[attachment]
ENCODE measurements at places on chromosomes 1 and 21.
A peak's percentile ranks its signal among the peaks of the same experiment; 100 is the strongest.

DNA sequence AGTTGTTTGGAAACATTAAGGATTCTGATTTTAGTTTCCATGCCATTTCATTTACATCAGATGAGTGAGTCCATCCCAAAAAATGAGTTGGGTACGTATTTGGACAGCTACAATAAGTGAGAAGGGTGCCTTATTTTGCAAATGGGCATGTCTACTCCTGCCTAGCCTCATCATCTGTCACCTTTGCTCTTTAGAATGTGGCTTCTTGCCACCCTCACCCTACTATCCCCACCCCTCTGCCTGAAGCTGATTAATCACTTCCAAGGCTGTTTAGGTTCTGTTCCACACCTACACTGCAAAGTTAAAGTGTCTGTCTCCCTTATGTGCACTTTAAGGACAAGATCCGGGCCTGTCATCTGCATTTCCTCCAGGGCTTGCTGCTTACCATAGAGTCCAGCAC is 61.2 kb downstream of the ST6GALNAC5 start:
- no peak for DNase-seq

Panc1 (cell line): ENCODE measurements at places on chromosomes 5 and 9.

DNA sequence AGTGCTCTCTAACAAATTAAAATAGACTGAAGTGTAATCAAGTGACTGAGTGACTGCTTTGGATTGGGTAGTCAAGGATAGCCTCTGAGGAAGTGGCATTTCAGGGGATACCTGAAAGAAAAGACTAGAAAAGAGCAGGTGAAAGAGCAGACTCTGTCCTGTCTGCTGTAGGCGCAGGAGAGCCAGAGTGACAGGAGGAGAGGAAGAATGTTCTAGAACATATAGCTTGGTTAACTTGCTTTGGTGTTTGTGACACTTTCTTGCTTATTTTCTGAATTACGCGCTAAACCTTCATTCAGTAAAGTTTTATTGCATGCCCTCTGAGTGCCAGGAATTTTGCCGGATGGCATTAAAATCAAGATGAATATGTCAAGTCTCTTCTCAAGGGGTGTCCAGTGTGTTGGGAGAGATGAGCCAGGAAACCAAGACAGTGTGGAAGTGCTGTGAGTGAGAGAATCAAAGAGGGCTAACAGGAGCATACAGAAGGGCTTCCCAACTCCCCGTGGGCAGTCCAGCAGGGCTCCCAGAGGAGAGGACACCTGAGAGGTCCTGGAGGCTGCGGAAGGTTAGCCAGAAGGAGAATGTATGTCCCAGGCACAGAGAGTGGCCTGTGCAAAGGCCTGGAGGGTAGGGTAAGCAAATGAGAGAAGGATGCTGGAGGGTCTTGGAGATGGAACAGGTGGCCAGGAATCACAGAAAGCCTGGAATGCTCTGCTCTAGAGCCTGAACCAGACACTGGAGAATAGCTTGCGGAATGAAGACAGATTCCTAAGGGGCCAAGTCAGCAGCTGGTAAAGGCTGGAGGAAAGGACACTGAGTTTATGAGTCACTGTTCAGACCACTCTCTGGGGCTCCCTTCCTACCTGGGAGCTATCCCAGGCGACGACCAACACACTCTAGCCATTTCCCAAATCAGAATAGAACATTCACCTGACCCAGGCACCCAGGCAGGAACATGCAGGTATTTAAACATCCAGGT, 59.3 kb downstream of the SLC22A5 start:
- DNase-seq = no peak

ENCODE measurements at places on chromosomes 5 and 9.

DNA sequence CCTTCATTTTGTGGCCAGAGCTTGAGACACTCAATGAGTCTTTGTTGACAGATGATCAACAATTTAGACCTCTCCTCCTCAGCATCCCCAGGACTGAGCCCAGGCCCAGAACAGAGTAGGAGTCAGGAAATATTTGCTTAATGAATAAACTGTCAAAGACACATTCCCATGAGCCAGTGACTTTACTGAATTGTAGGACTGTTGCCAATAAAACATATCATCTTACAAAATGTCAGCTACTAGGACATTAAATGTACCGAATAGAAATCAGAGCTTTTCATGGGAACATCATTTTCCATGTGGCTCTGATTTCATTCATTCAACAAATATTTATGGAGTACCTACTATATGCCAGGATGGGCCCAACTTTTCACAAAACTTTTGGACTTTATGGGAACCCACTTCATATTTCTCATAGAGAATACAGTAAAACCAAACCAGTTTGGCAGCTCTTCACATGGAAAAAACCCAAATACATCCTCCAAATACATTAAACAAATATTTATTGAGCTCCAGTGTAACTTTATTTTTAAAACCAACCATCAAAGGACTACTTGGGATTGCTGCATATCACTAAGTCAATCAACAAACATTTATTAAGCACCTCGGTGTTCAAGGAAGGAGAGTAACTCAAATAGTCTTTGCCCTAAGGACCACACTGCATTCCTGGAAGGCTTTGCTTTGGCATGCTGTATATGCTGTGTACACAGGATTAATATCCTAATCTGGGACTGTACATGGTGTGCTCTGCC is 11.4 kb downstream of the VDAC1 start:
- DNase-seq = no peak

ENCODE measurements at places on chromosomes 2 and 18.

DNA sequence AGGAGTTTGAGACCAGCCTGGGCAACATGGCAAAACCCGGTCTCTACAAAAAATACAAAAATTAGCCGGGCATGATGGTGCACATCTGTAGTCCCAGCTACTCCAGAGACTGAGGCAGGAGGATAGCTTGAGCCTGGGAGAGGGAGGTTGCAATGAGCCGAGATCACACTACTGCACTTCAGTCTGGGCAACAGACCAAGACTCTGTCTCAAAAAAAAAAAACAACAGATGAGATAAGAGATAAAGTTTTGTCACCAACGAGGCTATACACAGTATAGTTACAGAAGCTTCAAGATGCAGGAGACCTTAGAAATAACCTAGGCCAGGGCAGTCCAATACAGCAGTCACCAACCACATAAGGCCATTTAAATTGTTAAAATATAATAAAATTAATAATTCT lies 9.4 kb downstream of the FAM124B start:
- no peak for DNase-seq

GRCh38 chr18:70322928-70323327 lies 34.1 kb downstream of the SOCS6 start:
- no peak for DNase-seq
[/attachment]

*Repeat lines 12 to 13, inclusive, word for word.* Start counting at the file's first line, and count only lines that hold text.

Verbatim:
DNA sequence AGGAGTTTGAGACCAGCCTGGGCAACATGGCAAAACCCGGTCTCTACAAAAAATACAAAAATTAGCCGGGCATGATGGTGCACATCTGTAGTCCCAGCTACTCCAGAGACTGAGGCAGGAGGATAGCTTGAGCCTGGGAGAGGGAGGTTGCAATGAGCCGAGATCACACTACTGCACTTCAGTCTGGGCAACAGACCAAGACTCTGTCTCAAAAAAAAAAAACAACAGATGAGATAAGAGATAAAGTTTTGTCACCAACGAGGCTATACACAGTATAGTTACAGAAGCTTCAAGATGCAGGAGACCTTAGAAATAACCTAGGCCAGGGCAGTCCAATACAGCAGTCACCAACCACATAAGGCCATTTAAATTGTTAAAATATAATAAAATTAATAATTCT lies 9.4 kb downstream of the FAM124B start:
- no peak for DNase-seq